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Kaktovik, or Inuuniagviat Qaaqtuvigmiut, is the ancestral homeland of the native Kaktovikmiut of the Arctic Coast of Alaska. This region, home to the Kaktovikmuit for thousands of years, extends from the continental divide in the Brooks Range to approximately 100 kilometers offshore in the Arctic Ocean, from the Sagavanirktok River on the west, well into present-day Canada on the east.  It's an isolated Arctic village that has maintained its Inupiat Eskimo traditions. Nearly seven of every eight residents are wholly or partly Alaska Native Inupiat whose families have lived in the region for centuries.

The village itself of Kaktovik is located on the northern shore of Barter Island, facing Kaktovik Lagoon and the Beaufort Sea. Kaktovik, located just north of the Arctic National Wildlife Refuge (ANWR) Coastal Plain on Barter Island, is the only village within the Refuge. It is the easternmost village in the North Slope Borough (NSB), just 90 miles from the Canadian border.  The community is located in the Barrow Recording District and is located about 300 miles east of Barrow with a population of approximately 250 people, most of whom are  The area encompasses 1 square mile of land and 0.2 square mile of water.

Archeological investigations reveal that man has occupied the region for at least 11,000 years. Though man's early presence in the area is sparse, limited to a few archeological sites near the coast, evidence of a large prehistoric village once existed on the island is clearly apparent. These sites contain artifacts that reflect a hunter-gatherer subsistence economy. The people  lived in sod houses and the harsh winters were not at all forgiving, making it hard for them to hunt and survive off the land.  Life was very difficult then and many people suffered.  The first white explorers found 30 to 40 old house sites there. Even though it was not being used as a permanent village at the time, it remained a seasonal home for some of the semi-nomadic ancestors of the present residents, who used the area in pursuit of caribou, sheep, sea mammals including the bowhead whale, fish and birds.  One legend says these prehistoric people, the Qanmaliurat, were driven east to the Canadian side by other Inupiat.  Another account states that the disappearance of the village took place after the Qanmaliurat killed one couple's only son. Pipsuk, grandson of Tiqutaaq, a former longtime resident who lived in the area around Canning River, came to Barter Island to fish.  Pipsuk was drowned in the lagoon while fishing from a qayaq. After searching in vain for his son, the boy's father discovered the arm of his son in a seining net as he pulled it from a crack in the ice to check it.  It was that event with seining net that gave Qaaktugvik (Kaktovik) its name “seining place” (qaaktuq means to seine for fish, qaaktaq is the name for round whitefish).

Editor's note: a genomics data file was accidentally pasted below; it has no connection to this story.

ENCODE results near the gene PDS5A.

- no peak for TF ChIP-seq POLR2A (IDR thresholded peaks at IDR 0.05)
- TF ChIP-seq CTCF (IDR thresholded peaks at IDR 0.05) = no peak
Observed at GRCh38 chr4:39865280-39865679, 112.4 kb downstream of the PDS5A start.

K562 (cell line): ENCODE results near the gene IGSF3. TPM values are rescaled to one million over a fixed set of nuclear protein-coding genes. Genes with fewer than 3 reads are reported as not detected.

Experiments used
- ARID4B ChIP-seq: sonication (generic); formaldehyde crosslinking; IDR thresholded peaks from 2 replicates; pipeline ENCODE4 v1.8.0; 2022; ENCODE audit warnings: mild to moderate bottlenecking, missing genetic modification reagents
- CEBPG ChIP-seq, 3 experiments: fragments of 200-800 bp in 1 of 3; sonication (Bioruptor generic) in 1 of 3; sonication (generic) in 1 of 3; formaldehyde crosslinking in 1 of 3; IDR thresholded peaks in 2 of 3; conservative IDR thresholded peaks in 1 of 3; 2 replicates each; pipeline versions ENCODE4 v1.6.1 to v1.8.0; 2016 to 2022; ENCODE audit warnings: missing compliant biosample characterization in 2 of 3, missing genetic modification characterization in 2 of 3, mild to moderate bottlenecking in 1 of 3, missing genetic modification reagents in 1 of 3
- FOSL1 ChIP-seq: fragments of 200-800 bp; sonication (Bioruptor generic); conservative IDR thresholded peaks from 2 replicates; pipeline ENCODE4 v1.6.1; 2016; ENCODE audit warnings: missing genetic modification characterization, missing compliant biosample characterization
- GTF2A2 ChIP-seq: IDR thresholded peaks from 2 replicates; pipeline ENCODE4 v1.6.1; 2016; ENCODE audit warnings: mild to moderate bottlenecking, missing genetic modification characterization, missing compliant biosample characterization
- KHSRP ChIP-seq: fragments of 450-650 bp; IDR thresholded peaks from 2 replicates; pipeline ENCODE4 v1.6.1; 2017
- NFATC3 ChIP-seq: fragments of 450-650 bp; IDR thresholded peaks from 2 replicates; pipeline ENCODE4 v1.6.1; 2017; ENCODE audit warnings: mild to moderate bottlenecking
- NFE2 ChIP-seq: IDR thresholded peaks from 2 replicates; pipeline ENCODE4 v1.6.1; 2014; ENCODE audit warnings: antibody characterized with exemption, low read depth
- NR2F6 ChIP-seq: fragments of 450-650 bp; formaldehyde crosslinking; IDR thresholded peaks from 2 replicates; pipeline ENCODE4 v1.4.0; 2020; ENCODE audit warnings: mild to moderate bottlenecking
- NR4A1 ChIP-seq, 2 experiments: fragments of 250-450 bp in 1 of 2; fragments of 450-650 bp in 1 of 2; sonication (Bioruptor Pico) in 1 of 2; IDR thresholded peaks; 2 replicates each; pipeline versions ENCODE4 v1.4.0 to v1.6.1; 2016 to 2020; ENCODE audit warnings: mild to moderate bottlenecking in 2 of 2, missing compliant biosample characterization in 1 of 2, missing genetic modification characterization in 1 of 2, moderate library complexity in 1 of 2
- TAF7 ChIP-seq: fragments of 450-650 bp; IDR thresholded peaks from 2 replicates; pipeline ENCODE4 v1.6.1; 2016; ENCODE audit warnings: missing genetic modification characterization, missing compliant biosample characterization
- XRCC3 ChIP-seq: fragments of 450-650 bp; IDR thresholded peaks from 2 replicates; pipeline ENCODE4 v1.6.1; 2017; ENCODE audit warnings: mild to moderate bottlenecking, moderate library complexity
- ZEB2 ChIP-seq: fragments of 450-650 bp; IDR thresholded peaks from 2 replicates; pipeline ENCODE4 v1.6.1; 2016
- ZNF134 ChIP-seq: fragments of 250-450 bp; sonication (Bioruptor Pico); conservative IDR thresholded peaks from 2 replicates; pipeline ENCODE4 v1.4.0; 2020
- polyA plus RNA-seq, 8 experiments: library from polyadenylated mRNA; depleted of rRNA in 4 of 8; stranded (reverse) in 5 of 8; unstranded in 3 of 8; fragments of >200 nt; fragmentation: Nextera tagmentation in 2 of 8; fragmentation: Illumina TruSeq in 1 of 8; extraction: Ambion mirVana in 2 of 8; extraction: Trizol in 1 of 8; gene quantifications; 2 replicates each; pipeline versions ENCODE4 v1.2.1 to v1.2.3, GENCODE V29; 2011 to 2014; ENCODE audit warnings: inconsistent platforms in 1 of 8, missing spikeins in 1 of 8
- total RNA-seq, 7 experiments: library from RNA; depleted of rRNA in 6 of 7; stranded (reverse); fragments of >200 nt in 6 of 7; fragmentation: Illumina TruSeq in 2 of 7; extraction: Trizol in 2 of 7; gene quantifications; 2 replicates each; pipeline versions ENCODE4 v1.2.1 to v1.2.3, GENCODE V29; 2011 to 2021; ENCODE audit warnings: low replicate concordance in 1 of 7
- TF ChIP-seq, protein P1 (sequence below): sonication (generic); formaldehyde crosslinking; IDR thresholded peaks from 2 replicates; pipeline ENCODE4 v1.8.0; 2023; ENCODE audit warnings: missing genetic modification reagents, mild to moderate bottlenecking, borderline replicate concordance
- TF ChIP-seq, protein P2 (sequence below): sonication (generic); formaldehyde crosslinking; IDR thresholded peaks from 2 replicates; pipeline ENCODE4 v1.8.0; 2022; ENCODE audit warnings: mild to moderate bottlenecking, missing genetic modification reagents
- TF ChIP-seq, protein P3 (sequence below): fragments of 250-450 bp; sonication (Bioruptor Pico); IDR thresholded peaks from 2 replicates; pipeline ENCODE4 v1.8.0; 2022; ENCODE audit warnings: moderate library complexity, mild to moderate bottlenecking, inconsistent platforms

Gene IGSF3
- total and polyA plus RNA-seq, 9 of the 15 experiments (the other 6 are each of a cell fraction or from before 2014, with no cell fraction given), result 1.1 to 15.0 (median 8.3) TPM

Barter Island, as the name suggests, has been an important trading center for centuries. Canadian Inuit people met here to trade with Barrow-area residents, sometimes while traveling to the trading center at Nigalik at the mouth of the Colville River. Inland people also came down from the mountains to trade, and even Indians from the south of the Brooks Range visited here occasionally.  Sir John Franklin* mentions stopping at what is today's Arey Island, which he named "Barter Island," on August 4, 1826.  He counted 54 adults with "a collection of tents planted on a low island with many oomiacks, kaiyacks, and dogs around them."  Contacts between Natives and non-Natives intensified after the late 1860s during which time whaling fleets wintered over at Herschel Island, introducing epidemic disease and increasing competition for local resources such as caribou.